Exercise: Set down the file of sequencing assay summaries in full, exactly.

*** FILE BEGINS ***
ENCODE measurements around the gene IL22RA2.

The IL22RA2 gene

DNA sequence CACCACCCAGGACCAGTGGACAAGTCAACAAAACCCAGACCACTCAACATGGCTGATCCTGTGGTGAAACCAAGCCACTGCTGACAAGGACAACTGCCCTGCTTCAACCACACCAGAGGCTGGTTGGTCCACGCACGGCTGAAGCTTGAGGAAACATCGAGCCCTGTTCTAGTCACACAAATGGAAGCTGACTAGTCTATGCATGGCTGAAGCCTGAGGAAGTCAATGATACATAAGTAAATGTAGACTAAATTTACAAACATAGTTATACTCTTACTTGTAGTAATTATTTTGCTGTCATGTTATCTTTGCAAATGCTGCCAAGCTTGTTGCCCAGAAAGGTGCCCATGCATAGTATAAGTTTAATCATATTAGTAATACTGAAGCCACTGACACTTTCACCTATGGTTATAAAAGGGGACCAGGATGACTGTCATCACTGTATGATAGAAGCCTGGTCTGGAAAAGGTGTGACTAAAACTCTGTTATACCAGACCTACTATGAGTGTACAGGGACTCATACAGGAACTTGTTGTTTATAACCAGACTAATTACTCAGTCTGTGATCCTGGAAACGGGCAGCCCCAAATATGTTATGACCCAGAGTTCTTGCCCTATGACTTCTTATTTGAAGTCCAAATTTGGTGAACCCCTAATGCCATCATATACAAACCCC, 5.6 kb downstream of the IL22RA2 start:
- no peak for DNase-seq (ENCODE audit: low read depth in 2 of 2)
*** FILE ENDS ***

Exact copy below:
ENCODE measurements around the gene IL22RA2.

The IL22RA2 gene

DNA sequence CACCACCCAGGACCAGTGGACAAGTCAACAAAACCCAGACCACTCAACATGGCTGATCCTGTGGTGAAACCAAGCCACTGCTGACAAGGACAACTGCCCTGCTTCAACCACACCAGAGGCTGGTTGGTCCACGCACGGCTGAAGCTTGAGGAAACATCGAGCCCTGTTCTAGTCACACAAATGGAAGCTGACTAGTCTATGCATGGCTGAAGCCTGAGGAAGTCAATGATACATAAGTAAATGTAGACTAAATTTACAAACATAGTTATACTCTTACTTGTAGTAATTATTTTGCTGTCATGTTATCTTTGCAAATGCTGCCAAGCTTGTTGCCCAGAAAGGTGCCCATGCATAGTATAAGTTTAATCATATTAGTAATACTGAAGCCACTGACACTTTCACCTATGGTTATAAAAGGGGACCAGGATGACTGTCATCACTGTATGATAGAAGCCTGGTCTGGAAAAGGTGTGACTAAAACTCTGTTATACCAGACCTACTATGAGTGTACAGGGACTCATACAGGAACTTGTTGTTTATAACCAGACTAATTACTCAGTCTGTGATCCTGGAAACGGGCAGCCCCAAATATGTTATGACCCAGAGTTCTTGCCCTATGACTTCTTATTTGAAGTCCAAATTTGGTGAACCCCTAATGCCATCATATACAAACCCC, 5.6 kb downstream of the IL22RA2 start:
- no peak for DNase-seq (ENCODE audit: low read depth in 2 of 2)